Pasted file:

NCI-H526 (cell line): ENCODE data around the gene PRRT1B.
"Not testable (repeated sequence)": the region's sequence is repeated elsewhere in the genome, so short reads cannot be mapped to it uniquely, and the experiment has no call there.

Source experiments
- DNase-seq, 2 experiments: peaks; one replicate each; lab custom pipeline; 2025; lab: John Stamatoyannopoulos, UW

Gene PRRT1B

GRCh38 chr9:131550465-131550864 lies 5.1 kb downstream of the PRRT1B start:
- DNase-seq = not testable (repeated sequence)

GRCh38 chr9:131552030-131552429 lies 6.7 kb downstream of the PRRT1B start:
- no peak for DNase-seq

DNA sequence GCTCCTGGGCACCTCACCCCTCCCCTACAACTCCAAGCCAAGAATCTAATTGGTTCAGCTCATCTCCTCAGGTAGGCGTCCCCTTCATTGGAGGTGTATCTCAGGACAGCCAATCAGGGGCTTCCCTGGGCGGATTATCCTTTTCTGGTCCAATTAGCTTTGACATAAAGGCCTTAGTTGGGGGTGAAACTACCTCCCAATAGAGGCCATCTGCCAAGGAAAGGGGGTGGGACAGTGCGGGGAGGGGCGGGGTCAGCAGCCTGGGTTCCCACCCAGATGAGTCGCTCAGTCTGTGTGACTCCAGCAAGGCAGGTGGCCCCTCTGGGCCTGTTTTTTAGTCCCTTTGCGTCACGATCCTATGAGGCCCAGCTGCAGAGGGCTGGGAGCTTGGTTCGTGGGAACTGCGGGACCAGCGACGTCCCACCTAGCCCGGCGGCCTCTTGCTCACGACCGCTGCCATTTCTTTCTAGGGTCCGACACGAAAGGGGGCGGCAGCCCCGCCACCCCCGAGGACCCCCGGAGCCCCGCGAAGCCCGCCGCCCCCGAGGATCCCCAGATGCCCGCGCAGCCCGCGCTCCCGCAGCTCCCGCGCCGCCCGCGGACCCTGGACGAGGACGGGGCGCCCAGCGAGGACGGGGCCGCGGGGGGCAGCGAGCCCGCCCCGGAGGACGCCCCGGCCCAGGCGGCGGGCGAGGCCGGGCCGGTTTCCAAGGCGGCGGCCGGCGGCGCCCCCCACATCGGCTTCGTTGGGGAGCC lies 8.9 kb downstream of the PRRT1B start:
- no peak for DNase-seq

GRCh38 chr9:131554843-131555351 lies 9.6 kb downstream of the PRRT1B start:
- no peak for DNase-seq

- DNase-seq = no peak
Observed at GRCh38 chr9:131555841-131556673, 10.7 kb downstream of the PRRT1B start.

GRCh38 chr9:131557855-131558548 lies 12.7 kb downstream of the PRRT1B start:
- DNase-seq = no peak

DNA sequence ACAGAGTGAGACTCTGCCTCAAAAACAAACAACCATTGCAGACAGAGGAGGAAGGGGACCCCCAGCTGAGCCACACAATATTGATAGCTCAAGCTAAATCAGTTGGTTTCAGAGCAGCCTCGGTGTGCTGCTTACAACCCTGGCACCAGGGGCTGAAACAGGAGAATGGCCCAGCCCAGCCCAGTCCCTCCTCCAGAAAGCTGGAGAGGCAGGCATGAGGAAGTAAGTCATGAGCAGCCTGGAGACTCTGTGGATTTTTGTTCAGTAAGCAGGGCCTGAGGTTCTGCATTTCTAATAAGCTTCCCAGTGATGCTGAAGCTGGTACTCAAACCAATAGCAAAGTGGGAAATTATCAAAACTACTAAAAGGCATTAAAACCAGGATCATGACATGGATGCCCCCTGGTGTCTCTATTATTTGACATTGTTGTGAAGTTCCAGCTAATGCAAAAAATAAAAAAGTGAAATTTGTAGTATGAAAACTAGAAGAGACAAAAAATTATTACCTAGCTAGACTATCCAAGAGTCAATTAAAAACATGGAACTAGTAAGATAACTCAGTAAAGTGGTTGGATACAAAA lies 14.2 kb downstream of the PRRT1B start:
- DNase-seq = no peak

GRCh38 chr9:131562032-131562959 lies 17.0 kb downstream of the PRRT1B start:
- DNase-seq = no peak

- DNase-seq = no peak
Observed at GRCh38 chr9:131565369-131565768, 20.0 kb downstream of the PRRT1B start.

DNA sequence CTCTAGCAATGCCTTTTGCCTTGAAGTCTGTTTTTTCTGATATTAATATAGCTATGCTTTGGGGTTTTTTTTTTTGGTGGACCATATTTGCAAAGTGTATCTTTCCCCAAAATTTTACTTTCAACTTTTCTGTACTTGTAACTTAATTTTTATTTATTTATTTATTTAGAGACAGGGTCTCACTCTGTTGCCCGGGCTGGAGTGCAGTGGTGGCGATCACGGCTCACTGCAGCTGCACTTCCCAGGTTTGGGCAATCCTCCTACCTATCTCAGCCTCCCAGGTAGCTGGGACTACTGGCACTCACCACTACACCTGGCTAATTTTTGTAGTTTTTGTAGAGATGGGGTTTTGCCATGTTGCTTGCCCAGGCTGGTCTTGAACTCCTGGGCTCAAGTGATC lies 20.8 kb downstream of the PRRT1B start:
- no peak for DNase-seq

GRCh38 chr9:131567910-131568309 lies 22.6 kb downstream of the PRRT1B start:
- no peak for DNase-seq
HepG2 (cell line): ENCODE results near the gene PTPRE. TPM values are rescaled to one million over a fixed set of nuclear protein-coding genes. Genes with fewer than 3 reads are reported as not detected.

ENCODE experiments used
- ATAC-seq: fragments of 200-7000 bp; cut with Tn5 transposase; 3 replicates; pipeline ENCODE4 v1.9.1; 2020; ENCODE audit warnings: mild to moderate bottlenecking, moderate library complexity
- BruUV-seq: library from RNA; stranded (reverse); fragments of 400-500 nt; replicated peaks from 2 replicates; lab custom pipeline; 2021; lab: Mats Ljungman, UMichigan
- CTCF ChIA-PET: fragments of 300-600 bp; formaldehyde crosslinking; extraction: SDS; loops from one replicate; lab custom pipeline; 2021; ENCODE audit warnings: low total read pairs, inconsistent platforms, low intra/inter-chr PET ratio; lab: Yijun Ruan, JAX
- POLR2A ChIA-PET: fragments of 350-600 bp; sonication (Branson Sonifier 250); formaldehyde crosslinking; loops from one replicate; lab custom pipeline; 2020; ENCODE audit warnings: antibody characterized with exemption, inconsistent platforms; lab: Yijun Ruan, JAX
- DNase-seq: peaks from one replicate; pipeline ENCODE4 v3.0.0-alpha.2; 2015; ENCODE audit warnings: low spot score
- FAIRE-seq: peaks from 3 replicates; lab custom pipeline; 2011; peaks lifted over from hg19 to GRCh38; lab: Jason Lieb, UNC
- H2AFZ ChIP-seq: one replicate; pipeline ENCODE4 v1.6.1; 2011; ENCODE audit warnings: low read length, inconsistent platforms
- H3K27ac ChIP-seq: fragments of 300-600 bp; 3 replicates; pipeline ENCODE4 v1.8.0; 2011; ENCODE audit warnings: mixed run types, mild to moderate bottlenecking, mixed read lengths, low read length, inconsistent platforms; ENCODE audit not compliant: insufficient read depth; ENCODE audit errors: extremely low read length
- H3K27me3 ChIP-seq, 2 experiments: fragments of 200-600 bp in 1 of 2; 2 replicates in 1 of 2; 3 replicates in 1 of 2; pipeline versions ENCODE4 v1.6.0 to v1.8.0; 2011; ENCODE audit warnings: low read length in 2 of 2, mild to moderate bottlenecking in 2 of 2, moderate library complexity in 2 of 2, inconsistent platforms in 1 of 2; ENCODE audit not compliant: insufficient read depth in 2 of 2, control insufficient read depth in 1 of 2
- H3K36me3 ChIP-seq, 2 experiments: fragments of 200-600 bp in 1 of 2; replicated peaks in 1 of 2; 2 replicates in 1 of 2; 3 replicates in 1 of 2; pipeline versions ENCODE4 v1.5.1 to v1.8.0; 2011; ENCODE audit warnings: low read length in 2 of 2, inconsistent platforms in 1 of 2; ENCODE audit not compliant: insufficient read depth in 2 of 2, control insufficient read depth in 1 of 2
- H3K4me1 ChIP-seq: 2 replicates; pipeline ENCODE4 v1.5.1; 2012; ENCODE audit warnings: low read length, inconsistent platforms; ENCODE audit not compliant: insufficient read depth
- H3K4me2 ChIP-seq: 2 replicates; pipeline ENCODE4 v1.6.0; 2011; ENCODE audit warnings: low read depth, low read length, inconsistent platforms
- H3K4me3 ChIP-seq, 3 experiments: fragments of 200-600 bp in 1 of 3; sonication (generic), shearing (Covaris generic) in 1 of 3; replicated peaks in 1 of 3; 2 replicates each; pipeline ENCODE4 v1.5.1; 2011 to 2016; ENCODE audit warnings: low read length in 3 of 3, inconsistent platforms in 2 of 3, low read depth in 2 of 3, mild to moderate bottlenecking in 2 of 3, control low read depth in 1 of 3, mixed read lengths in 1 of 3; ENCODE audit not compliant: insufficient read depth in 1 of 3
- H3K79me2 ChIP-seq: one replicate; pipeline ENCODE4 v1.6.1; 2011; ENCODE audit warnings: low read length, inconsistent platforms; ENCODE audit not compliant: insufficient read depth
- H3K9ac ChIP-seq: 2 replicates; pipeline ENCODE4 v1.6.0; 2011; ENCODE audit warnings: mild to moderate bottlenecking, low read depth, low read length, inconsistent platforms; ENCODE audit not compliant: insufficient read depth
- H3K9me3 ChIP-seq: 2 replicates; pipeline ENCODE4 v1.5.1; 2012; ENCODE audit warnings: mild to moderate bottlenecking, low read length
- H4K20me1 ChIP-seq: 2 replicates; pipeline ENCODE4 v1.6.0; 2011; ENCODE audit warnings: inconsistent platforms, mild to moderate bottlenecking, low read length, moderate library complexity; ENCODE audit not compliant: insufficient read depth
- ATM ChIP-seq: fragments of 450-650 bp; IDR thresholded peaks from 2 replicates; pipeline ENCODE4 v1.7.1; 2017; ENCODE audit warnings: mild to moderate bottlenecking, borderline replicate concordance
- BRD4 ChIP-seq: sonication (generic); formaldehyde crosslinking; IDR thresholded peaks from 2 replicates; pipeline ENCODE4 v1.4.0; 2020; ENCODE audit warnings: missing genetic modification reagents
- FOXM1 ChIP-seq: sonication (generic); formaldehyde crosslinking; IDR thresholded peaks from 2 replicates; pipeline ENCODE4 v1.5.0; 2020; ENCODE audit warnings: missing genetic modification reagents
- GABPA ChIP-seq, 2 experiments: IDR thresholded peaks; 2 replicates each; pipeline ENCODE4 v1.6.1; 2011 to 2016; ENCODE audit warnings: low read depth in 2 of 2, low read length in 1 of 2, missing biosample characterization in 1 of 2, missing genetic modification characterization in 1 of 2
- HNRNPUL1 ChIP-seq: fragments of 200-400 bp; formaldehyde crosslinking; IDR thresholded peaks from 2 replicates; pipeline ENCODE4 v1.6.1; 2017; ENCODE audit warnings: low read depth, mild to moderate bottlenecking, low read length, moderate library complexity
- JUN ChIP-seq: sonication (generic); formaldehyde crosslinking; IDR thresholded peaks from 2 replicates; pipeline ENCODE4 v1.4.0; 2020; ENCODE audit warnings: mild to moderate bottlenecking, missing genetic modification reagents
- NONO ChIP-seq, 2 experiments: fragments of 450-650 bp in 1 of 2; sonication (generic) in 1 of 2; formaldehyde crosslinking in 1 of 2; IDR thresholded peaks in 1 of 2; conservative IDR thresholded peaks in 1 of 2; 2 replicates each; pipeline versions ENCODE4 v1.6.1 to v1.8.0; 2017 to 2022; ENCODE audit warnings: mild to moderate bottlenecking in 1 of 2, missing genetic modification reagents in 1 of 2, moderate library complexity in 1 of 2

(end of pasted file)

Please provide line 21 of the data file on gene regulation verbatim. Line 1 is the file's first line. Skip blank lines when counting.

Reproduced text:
- DNase-seq = no peak